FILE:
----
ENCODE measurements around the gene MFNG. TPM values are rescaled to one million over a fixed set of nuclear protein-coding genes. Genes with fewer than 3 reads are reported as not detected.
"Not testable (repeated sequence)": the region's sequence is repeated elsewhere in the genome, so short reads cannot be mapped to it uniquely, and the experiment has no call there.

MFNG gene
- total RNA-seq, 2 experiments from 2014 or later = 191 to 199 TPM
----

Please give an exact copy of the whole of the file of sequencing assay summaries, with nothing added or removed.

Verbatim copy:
ENCODE measurements around the gene MFNG. TPM values are rescaled to one million over a fixed set of nuclear protein-coding genes. Genes with fewer than 3 reads are reported as not detected.
"Not testable (repeated sequence)": the region's sequence is repeated elsewhere in the genome, so short reads cannot be mapped to it uniquely, and the experiment has no call there.

MFNG gene
- total RNA-seq, 2 experiments from 2014 or later = 191 to 199 TPM